Higher Risk of AMI in Women With Gout

Shelley Wood

February 08, 2010

February 8, 2010 (Vancouver, British Columbia)— A new population-based cohort study has found that women with gout but no history of ischemic heart disease had a 40% increased risk of acute myocardial infarction (AMI) over a seven-year follow-up period, compared with matched controls with no gout [1]. Authors of the study say their paper fills a knowledge gap linking gout and AMI in women; previous studies have focused on the independent impact of gout in men.

In fact, write Dr Mary A De Vera (Boston University School of Medicine, MA) and colleagues, the magnitude of risk associated with gout may actually be higher in women than in men. Speaking with heartwire , senior author on the study, Dr Hyon K Choi (Boston University School of Medicine), explained that the paper is the first to suggest that gout is an independent risk factor for coronary heart disease in women, as it has previously been shown to be in men. "This extends what we found in males and in fact seems more dramatic, more strongly associated with heart disease."

Their study appears online February 2, 2010 in the Annals of the Rheumatic Diseases.

De Vera et al reviewed incident rates of AMI in the British Columbia Linked Health Database, comparing rates between 9642 gout cases and 48 210 controls. Despite having no history of ischemic heart disease, 3268 subjects (996 women) experienced AMI over a median seven-year follow-up. Relative risk of both fatal and nonfatal MI was higher among men and women with gout than among those with no gout, particularly in women. That difference persisted even after adjustment for age, comorbidities, and prescription drug use.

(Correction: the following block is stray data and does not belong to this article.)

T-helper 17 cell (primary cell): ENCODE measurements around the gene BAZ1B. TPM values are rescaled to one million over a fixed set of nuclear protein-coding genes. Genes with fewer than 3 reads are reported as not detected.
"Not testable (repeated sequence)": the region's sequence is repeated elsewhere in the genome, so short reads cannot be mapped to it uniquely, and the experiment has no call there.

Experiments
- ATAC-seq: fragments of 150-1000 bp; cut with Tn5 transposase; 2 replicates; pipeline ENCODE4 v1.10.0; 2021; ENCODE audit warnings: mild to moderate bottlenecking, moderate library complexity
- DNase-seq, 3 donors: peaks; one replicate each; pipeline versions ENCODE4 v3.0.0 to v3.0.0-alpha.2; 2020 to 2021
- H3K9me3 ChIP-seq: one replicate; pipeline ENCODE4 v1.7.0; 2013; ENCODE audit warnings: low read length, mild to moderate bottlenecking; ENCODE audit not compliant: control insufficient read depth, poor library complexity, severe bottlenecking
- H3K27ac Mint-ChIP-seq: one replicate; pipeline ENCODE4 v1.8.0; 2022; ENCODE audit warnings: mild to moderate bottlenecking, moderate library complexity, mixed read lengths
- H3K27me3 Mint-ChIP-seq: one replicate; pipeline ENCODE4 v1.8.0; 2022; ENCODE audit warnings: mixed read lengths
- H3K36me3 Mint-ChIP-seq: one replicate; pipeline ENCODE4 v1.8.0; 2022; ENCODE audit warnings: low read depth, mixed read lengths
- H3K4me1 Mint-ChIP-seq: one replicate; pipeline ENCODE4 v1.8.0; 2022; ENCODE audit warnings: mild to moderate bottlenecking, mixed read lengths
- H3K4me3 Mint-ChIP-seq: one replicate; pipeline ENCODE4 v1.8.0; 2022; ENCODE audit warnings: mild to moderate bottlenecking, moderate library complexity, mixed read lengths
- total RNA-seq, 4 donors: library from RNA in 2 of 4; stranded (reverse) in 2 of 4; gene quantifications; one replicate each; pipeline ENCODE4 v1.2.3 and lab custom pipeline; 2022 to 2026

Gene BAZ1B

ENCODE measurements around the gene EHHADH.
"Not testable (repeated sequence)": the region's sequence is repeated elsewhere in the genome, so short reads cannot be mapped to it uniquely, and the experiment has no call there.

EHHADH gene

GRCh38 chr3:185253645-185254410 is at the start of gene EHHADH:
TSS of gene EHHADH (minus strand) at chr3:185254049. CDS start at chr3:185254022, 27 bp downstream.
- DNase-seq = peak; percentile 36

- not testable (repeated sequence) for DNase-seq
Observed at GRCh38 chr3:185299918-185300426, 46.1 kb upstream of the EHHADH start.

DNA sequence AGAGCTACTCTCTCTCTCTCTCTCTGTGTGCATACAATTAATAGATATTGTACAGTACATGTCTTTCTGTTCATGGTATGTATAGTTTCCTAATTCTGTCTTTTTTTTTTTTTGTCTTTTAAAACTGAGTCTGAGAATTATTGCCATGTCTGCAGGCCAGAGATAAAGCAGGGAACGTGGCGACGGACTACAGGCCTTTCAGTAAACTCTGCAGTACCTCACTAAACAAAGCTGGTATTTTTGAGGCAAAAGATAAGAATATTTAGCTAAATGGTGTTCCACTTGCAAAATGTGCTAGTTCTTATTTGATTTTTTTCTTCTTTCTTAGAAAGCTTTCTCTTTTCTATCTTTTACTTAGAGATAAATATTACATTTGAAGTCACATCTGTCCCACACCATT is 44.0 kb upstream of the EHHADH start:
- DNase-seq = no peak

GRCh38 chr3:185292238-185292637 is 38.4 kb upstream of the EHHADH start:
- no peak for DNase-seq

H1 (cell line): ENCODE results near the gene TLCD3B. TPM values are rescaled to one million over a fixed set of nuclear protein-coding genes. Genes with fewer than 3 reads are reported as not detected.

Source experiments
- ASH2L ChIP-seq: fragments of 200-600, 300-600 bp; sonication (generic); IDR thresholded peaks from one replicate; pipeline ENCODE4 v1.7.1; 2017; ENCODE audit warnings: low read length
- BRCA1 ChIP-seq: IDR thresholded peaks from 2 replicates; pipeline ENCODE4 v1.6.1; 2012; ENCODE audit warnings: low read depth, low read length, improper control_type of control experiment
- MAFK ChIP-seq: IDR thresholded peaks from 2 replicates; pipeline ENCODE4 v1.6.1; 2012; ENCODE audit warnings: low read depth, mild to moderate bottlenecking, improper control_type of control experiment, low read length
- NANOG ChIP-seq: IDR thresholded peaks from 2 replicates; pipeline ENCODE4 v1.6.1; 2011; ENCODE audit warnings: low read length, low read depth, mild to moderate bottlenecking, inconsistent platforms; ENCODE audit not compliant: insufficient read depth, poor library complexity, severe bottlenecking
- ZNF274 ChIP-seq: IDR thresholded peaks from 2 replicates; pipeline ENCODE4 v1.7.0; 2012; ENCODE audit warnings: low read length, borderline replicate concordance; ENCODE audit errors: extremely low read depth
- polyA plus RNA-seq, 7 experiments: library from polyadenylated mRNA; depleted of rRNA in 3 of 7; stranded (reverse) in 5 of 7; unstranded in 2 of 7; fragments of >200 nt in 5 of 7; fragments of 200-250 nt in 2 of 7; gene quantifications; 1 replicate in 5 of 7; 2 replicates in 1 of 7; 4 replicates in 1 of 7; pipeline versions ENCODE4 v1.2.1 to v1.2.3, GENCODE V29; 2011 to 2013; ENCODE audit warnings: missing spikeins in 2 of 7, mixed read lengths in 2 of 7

Adjusted Relative Risk (99% CI) of AMI Among Men and Women With Gout

Outcome Women Men
Nonfatal AMI 1.41 (1.19–1.67) 1.11 (0.98–1.25)
Fatal AMI 1.33 (0.99–1.78) 1.10 (0.88–1.38)
All AMI 1.39 (1.20–1.61) 1.11 (0.99–1.23)

The authors point out that the increase in adjusted relative risk of AMI among women compared with men was statistically significant, a pattern also seen for nonfatal AMI (but not for fatal MI).

Gout develops from elevated levels of uric acid, which crystallizes in joints and surrounding tissue. The link between gout and coronary disease may relate to effects of hyperuricemia on vascular smooth-muscle-cell proliferation and inflammation, as well as platelet adhesiveness and aggregation, the authors note. As to why gout's relationship to AMI might be more powerful in women than in men, De Vera and colleagues point out that serum uric-acid levels are typically higher in men but start climbing in women around menopause. As Choi explained, even though the absolute level of uric acid in men and women might be similar, the "relative worsening" in women is typically greater, and this may have a more powerful physiological disruption on women than on men.

"These findings provide support for the aggressive management of cardiovascular risk factors for male and female patients with gout," the authors conclude.

To heartwire , Choi observed that cardiologists may already be thinking of gout as a heart disease risk factor in men; they should now do the same for female patients. He also emphasized that while the manifestation of gout is major joint discomfort and disability, it is fundamentally an inflammatory/metabolic condition, like diabetes. As such, "it's not surprising" that this would have cardiovascular effects. "That part is less well acknowledged by physicians," he noted.


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